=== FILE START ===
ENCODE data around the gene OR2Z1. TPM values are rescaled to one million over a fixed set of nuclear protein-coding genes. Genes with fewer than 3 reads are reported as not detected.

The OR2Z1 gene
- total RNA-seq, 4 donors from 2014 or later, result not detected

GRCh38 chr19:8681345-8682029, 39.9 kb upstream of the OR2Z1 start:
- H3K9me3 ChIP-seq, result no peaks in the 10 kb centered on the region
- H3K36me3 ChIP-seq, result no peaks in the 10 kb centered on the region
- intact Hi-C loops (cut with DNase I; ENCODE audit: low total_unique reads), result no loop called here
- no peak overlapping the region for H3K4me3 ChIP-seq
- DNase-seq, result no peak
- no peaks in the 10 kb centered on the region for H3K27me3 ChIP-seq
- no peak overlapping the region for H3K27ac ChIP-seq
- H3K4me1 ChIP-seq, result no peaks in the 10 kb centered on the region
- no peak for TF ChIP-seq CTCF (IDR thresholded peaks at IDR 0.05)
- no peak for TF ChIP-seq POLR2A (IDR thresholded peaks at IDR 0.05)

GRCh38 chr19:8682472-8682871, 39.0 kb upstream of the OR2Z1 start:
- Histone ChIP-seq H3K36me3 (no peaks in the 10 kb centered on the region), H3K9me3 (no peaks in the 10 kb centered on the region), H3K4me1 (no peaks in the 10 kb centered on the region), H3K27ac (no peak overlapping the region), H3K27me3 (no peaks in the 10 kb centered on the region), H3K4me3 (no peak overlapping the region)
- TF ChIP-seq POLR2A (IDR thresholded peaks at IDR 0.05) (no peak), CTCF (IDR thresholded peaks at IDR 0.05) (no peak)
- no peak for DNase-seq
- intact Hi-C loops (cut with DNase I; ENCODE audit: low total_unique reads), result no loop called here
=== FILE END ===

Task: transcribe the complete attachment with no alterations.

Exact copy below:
ENCODE data around the gene OR2Z1. TPM values are rescaled to one million over a fixed set of nuclear protein-coding genes. Genes with fewer than 3 reads are reported as not detected.

The OR2Z1 gene
- total RNA-seq, 4 donors from 2014 or later, result not detected

GRCh38 chr19:8681345-8682029, 39.9 kb upstream of the OR2Z1 start:
- H3K9me3 ChIP-seq, result no peaks in the 10 kb centered on the region
- H3K36me3 ChIP-seq, result no peaks in the 10 kb centered on the region
- intact Hi-C loops (cut with DNase I; ENCODE audit: low total_unique reads), result no loop called here
- no peak overlapping the region for H3K4me3 ChIP-seq
- DNase-seq, result no peak
- no peaks in the 10 kb centered on the region for H3K27me3 ChIP-seq
- no peak overlapping the region for H3K27ac ChIP-seq
- H3K4me1 ChIP-seq, result no peaks in the 10 kb centered on the region
- no peak for TF ChIP-seq CTCF (IDR thresholded peaks at IDR 0.05)
- no peak for TF ChIP-seq POLR2A (IDR thresholded peaks at IDR 0.05)

GRCh38 chr19:8682472-8682871, 39.0 kb upstream of the OR2Z1 start:
- Histone ChIP-seq H3K36me3 (no peaks in the 10 kb centered on the region), H3K9me3 (no peaks in the 10 kb centered on the region), H3K4me1 (no peaks in the 10 kb centered on the region), H3K27ac (no peak overlapping the region), H3K27me3 (no peaks in the 10 kb centered on the region), H3K4me3 (no peak overlapping the region)
- TF ChIP-seq POLR2A (IDR thresholded peaks at IDR 0.05) (no peak), CTCF (IDR thresholded peaks at IDR 0.05) (no peak)
- no peak for DNase-seq
- intact Hi-C loops (cut with DNase I; ENCODE audit: low total_unique reads), result no loop called here